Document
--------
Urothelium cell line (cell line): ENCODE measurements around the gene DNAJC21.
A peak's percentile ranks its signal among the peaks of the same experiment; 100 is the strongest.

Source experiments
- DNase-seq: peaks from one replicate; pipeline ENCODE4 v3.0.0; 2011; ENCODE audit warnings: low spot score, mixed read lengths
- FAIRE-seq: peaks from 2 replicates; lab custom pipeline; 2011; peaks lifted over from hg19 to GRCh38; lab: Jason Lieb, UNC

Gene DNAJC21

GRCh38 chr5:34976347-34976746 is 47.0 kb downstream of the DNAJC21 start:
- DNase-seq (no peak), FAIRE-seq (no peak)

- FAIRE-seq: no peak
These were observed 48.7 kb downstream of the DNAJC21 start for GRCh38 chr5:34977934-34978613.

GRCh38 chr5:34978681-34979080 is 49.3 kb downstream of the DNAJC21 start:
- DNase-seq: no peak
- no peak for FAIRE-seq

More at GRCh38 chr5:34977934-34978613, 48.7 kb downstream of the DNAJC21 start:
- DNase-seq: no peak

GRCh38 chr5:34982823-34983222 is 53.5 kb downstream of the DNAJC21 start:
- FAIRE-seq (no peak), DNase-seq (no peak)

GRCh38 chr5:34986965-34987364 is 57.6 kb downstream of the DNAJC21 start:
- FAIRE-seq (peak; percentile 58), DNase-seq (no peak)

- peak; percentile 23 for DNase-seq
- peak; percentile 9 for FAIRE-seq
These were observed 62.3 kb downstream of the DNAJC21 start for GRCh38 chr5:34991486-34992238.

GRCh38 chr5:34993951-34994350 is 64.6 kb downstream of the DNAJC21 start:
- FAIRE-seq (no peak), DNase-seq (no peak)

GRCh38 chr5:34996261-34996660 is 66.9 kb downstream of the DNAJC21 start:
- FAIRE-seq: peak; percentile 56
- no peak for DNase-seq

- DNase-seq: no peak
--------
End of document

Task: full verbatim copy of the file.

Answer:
Urothelium cell line (cell line): ENCODE measurements around the gene DNAJC21.
A peak's percentile ranks its signal among the peaks of the same experiment; 100 is the strongest.

Source experiments
- DNase-seq: peaks from one replicate; pipeline ENCODE4 v3.0.0; 2011; ENCODE audit warnings: low spot score, mixed read lengths
- FAIRE-seq: peaks from 2 replicates; lab custom pipeline; 2011; peaks lifted over from hg19 to GRCh38; lab: Jason Lieb, UNC

Gene DNAJC21

GRCh38 chr5:34976347-34976746 is 47.0 kb downstream of the DNAJC21 start:
- DNase-seq (no peak), FAIRE-seq (no peak)

- FAIRE-seq: no peak
These were observed 48.7 kb downstream of the DNAJC21 start for GRCh38 chr5:34977934-34978613.

GRCh38 chr5:34978681-34979080 is 49.3 kb downstream of the DNAJC21 start:
- DNase-seq: no peak
- no peak for FAIRE-seq

More at GRCh38 chr5:34977934-34978613, 48.7 kb downstream of the DNAJC21 start:
- DNase-seq: no peak

GRCh38 chr5:34982823-34983222 is 53.5 kb downstream of the DNAJC21 start:
- FAIRE-seq (no peak), DNase-seq (no peak)

GRCh38 chr5:34986965-34987364 is 57.6 kb downstream of the DNAJC21 start:
- FAIRE-seq (peak; percentile 58), DNase-seq (no peak)

- peak; percentile 23 for DNase-seq
- peak; percentile 9 for FAIRE-seq
These were observed 62.3 kb downstream of the DNAJC21 start for GRCh38 chr5:34991486-34992238.

GRCh38 chr5:34993951-34994350 is 64.6 kb downstream of the DNAJC21 start:
- FAIRE-seq (no peak), DNase-seq (no peak)

GRCh38 chr5:34996261-34996660 is 66.9 kb downstream of the DNAJC21 start:
- FAIRE-seq: peak; percentile 56
- no peak for DNase-seq

- DNase-seq: no peak